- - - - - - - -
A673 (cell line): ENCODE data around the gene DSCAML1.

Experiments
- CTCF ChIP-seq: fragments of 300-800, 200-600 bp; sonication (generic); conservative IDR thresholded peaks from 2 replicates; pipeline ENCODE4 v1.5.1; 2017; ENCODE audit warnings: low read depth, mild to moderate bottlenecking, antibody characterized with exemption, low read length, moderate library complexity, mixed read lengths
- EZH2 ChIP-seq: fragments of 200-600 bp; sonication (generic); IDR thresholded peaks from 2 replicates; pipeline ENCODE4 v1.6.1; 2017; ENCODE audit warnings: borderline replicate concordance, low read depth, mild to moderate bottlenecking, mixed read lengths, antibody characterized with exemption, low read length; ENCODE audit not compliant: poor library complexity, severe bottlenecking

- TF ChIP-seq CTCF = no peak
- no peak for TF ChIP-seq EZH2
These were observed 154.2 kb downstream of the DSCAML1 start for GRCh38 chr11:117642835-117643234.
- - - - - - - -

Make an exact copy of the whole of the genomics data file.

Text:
A673 (cell line): ENCODE data around the gene DSCAML1.

Experiments
- CTCF ChIP-seq: fragments of 300-800, 200-600 bp; sonication (generic); conservative IDR thresholded peaks from 2 replicates; pipeline ENCODE4 v1.5.1; 2017; ENCODE audit warnings: low read depth, mild to moderate bottlenecking, antibody characterized with exemption, low read length, moderate library complexity, mixed read lengths
- EZH2 ChIP-seq: fragments of 200-600 bp; sonication (generic); IDR thresholded peaks from 2 replicates; pipeline ENCODE4 v1.6.1; 2017; ENCODE audit warnings: borderline replicate concordance, low read depth, mild to moderate bottlenecking, mixed read lengths, antibody characterized with exemption, low read length; ENCODE audit not compliant: poor library complexity, severe bottlenecking

- TF ChIP-seq CTCF = no peak
- no peak for TF ChIP-seq EZH2
These were observed 154.2 kb downstream of the DSCAML1 start for GRCh38 chr11:117642835-117643234.